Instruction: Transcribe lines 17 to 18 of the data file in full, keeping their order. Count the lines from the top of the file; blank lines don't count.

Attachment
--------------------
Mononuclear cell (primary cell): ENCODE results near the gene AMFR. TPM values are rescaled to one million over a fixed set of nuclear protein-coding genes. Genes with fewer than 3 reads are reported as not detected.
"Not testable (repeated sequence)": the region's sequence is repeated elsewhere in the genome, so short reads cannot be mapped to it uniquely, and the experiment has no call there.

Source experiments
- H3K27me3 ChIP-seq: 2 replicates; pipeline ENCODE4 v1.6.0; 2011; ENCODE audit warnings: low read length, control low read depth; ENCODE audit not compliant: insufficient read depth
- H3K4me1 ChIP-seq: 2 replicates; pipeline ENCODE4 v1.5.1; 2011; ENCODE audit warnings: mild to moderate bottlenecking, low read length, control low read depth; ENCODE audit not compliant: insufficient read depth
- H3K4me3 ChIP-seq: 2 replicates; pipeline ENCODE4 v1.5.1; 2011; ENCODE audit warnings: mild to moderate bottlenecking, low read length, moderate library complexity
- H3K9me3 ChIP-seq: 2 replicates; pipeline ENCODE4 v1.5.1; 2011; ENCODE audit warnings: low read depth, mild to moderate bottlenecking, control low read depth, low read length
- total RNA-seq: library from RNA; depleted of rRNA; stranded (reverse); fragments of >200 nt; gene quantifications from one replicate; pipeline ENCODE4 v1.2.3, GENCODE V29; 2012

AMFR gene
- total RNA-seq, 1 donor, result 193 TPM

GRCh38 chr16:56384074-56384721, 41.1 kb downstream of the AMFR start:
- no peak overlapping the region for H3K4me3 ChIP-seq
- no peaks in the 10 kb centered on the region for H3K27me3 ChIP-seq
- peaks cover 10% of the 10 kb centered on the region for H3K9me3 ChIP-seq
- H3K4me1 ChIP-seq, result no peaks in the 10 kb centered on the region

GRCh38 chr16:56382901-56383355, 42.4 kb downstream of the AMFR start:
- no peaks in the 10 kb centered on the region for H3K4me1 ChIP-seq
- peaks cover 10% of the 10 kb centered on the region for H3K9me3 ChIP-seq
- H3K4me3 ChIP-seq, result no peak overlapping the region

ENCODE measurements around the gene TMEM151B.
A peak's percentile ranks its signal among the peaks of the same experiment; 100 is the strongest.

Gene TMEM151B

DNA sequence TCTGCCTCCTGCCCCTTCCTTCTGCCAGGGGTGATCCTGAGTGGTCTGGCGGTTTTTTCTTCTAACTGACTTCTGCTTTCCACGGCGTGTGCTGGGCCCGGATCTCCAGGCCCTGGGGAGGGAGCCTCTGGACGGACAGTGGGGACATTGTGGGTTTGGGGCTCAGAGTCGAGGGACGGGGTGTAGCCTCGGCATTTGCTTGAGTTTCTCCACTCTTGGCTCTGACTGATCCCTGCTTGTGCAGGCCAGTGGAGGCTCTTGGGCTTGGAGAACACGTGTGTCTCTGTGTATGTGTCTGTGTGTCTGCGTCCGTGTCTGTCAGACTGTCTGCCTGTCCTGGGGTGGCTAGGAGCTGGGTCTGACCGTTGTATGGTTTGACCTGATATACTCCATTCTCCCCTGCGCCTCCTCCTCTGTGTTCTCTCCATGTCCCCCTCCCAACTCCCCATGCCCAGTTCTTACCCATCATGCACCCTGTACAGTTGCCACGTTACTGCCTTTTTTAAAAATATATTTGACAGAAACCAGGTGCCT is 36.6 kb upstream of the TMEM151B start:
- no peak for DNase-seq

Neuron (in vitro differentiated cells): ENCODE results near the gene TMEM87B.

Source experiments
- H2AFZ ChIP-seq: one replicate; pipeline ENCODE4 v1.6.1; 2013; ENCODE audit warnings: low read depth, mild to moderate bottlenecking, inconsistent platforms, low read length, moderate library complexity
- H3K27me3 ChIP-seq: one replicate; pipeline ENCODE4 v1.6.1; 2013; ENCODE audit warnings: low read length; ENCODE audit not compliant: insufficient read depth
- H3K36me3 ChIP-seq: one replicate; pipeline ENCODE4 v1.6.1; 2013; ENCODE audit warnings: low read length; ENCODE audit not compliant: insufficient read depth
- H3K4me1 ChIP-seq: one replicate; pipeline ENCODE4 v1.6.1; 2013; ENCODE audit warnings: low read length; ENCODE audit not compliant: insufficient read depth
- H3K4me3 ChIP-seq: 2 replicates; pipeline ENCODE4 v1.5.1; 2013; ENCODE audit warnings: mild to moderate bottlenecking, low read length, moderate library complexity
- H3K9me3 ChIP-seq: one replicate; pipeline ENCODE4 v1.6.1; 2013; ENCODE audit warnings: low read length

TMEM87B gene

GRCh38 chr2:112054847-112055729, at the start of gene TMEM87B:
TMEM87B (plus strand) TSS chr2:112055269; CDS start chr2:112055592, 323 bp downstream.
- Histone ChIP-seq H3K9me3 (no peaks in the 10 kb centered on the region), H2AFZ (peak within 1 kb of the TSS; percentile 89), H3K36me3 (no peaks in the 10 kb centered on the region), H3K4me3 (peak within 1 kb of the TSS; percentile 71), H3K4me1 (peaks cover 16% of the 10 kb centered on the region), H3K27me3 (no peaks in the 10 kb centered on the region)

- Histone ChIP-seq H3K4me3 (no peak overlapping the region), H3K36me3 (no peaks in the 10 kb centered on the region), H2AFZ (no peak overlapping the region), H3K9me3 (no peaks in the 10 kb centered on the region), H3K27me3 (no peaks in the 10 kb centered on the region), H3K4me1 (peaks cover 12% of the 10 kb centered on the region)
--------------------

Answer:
- no peaks in the 10 kb centered on the region for H3K4me1 ChIP-seq
- peaks cover 10% of the 10 kb centered on the region for H3K9me3 ChIP-seq